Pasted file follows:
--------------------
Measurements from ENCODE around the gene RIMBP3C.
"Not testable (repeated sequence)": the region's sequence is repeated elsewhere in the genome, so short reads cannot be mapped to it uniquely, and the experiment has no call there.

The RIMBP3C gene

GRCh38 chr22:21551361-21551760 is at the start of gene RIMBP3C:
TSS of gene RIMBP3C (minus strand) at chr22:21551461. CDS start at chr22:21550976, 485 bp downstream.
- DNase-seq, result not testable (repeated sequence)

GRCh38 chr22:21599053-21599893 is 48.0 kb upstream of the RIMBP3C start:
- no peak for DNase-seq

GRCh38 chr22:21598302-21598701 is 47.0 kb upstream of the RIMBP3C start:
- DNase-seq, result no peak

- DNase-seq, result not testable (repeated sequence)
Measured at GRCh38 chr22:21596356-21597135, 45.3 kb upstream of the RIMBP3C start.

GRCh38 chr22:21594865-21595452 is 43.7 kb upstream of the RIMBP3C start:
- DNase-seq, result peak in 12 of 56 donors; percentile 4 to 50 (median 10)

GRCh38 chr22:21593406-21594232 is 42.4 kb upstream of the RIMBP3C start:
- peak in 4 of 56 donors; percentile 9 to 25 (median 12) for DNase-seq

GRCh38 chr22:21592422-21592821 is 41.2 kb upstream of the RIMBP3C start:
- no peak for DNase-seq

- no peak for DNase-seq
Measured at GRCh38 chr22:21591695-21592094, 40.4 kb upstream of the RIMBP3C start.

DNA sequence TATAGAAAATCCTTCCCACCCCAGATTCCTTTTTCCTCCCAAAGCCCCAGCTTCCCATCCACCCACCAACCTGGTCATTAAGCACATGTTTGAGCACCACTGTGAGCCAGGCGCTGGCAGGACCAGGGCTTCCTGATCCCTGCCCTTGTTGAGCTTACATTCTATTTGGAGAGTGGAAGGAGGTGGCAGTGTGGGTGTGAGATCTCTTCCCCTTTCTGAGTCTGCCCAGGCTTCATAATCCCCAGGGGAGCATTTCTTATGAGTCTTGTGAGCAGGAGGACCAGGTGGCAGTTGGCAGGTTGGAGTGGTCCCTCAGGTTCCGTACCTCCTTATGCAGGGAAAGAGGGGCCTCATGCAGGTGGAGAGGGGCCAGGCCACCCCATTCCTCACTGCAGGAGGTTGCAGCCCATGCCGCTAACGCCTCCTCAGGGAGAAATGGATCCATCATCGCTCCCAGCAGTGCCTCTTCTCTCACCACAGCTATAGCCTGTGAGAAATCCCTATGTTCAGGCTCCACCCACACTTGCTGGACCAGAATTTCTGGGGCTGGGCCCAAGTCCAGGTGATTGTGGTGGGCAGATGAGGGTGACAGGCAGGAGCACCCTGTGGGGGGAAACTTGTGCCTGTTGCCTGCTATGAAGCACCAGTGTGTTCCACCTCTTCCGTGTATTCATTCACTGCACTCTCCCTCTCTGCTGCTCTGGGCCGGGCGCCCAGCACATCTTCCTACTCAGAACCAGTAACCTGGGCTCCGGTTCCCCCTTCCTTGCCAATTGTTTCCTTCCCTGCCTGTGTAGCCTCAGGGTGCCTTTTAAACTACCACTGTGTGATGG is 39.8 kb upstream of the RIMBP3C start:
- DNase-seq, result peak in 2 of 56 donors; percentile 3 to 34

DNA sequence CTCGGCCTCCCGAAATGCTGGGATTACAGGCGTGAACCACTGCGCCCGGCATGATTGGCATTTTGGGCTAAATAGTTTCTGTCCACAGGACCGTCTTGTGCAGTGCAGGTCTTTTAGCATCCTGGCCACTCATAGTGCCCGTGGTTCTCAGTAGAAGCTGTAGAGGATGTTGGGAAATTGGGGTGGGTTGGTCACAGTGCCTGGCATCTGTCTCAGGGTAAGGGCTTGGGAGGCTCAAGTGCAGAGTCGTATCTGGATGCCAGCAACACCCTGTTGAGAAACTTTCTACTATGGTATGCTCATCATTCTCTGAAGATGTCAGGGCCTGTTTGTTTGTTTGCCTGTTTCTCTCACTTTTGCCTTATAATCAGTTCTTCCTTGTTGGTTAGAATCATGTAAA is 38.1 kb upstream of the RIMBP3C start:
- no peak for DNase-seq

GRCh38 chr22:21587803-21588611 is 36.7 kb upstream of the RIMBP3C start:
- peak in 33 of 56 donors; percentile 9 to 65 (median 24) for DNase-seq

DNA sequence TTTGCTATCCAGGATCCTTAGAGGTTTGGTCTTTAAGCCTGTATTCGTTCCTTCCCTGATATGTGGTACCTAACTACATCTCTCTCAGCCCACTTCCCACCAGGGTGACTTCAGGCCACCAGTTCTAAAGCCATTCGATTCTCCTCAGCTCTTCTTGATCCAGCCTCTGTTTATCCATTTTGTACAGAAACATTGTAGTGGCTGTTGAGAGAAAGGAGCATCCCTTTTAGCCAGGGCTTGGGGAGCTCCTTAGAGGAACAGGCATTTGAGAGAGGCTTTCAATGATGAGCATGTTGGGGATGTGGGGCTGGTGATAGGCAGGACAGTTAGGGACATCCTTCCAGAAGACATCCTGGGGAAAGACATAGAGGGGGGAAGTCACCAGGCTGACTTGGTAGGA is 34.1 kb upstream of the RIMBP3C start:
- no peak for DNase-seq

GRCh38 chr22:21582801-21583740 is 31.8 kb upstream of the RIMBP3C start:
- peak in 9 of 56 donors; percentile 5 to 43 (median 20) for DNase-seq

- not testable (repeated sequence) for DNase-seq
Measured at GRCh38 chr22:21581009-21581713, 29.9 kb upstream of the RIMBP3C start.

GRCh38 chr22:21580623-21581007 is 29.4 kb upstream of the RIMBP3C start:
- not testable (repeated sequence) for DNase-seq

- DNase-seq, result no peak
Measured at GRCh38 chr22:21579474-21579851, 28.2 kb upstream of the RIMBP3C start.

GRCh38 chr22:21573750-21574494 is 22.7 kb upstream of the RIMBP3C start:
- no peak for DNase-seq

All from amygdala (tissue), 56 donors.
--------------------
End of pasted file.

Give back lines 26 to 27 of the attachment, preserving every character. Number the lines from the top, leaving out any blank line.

- peak in 33 of 56 donors; percentile 9 to 65 (median 24) for DNase-seq

DNA sequence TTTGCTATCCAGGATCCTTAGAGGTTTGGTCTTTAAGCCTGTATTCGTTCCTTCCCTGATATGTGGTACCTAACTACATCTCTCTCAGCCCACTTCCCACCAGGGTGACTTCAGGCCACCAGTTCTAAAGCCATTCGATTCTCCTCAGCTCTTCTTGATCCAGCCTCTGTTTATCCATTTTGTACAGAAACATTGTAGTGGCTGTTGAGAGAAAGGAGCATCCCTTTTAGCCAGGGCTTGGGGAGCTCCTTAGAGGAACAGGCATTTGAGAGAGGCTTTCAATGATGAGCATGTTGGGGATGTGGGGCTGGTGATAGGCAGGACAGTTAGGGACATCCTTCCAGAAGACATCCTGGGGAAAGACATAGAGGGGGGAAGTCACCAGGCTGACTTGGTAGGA is 34.1 kb upstream of the RIMBP3C start: